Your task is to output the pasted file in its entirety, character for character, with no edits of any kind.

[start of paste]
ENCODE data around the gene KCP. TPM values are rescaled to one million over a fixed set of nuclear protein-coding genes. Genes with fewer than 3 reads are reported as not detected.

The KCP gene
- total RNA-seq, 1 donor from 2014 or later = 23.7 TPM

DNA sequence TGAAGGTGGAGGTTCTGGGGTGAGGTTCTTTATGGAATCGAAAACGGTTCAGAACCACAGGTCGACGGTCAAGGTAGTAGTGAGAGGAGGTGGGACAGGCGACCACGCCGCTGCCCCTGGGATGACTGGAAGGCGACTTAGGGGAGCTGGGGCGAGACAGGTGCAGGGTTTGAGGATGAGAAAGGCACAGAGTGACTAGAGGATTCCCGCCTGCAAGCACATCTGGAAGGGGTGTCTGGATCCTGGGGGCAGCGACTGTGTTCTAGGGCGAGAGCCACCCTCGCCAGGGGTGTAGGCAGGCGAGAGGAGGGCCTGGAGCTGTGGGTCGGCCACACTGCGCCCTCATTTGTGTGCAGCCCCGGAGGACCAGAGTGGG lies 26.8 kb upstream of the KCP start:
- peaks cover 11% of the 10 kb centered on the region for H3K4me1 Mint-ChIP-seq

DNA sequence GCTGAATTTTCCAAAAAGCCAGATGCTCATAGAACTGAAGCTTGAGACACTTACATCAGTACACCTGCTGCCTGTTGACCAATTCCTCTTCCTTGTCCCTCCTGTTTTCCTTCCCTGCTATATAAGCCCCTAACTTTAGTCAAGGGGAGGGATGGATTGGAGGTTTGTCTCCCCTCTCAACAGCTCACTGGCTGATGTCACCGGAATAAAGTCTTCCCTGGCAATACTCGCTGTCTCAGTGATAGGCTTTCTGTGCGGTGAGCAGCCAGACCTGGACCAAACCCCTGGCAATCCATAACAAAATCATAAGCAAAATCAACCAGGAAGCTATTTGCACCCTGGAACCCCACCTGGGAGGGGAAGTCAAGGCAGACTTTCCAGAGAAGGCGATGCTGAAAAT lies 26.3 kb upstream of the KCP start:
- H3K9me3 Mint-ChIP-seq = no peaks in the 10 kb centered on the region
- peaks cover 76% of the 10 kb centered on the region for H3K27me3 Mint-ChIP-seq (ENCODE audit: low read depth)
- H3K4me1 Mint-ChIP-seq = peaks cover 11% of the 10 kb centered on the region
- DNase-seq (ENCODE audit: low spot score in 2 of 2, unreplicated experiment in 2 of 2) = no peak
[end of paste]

ENCODE data around the gene KCP. TPM values are rescaled to one million over a fixed set of nuclear protein-coding genes. Genes with fewer than 3 reads are reported as not detected.

The KCP gene
- total RNA-seq, 1 donor from 2014 or later = 23.7 TPM

DNA sequence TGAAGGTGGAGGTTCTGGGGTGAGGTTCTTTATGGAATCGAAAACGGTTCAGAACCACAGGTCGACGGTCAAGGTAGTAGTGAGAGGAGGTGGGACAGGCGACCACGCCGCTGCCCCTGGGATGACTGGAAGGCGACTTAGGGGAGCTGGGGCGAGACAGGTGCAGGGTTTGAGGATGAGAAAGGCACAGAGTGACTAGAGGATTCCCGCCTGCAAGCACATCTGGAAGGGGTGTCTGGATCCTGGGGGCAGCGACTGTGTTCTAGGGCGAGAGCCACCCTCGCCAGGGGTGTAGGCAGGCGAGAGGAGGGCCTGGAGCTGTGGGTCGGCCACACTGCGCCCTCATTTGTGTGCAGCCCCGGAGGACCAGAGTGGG lies 26.8 kb upstream of the KCP start:
- peaks cover 11% of the 10 kb centered on the region for H3K4me1 Mint-ChIP-seq

DNA sequence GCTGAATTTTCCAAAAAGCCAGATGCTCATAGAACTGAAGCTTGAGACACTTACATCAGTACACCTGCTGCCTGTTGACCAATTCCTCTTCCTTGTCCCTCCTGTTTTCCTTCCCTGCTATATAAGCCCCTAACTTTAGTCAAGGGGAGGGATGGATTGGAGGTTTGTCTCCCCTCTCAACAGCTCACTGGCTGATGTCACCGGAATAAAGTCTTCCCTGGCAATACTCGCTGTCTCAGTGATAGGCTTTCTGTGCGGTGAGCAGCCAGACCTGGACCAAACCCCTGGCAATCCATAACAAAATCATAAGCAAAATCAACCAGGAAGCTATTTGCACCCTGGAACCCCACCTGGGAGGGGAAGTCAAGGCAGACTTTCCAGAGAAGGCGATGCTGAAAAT lies 26.3 kb upstream of the KCP start:
- H3K9me3 Mint-ChIP-seq = no peaks in the 10 kb centered on the region
- peaks cover 76% of the 10 kb centered on the region for H3K27me3 Mint-ChIP-seq (ENCODE audit: low read depth)
- H3K4me1 Mint-ChIP-seq = peaks cover 11% of the 10 kb centered on the region
- DNase-seq (ENCODE audit: low spot score in 2 of 2, unreplicated experiment in 2 of 2) = no peak